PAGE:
Forages/Pastures and Excess Water

standing water drowned plants in a low spot in this pasture

Key Points:

  • Forage and pasture plants are more tolerant of saturated soil conditions in early spring when they are growing slowly.
  • Excess water increases the risk of root and crown diseases. Dig up plants to check for disease after the water has subsided.
  • Flood water may leave behind silt that can smother a crop, raise ash levels, and/or introduce livestock disease-causing pathogens.
  • Reseeding may be required if drowning or disease thin or kill a forage stand or pasture.

Saturated Soils

Roots need both water and oxygen in the soil to thrive. When soils are saturated, the pore spaces in the soil are full of water, and there is no room for air. If the soil remains saturated for too long, plant roots will die. This can create an opportunity for secondary infection of root rot diseases.

Plants are more tolerant of saturated soil conditions when they are dormant or growing slowly (Table 1). As the weather warms and growth rates increase, the roots require more oxygen, so tolerance to saturated soils is less.

Alfalfa1-2 weeks
Alsike clover2-3 weeks
Red clover3-4 weeks
Bromegrasses3+ weeks
Meadow fescue6+ weeks
Meadow foxtail6+ weeks
Timothy6+ weeks
Table 1. Tolerance of some perennial cool-season species to saturated soils in springtime. Adapted from Manitoba Agriculture, Food, and Rural Initiatives, 2012.


Flooding prevents oxygen from reaching the crown of the plant. Flowing water tends to have more oxygen in it than stagnant water, so plants generally can survive longer if the flood water is moving. In general, perennials have greater flood tolerance than annual crops. Growing plants have much higher oxygen demands than dormant ones, so the time of year will also affect how well a forage stand comes through a flood. For example, dormant alfalfa can survive flooding for up to 7–10 days; if it is actively growing, it will only tolerate submersion for 3–4 days.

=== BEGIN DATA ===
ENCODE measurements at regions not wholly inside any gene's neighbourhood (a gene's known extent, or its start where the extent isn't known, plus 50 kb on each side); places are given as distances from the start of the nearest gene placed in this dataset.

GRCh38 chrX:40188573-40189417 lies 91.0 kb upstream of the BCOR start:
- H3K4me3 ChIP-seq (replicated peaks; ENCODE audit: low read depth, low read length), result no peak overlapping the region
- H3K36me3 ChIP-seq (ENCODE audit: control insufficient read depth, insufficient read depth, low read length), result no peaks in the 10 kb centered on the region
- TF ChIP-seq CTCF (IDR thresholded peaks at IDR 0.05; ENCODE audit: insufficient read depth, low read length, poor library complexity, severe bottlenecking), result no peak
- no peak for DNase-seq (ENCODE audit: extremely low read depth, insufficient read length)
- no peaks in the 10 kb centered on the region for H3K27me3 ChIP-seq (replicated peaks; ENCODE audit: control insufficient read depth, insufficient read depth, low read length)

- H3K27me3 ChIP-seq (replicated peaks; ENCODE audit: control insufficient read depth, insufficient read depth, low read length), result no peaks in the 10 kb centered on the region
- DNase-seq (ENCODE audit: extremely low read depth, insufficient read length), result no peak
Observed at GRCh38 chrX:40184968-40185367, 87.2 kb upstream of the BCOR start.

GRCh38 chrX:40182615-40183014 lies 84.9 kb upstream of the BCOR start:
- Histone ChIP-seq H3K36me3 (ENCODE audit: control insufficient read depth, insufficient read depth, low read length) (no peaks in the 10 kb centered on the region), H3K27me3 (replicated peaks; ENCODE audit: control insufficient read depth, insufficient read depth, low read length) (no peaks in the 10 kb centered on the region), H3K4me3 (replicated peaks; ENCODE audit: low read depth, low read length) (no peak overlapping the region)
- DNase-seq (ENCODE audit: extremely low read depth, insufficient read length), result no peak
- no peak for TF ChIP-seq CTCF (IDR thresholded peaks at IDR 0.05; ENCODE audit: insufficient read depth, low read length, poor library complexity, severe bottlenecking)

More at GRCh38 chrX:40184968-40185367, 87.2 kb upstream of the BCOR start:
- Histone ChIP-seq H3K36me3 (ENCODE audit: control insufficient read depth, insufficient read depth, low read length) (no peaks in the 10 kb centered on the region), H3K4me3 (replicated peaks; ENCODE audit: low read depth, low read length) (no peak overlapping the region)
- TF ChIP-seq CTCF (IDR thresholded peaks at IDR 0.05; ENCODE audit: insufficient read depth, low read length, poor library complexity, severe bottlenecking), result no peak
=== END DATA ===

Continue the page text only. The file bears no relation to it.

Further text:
Excess water can increase the risk of plant diseases by creating an environment for fungi and bacteria to thrive. Flooding may introduce pathogens to the crop that could make livestock sick. In addition to carrying pathogens, silt deposits left by flood water may smother a forage stand. Alfalfa is more tolerant of silting than white clover. Many perennial species will grow through silt deposits up to 5 cm (2 in.) so long as soil surface crusting is not an issue.

Wait 2–3 weeks after the flood water has receded to assess crop survival. Dig up roots to check whether they are healthy and look specifically for root diseases that may limit future productivity of the stand.

Silt deposits will raise the ash content of a forage, so an analysis will help ensure enough nutrients are supplied in the ration. Consult with a nutritionist to determine the best way to manage elevated ash levels in harvested forage crops.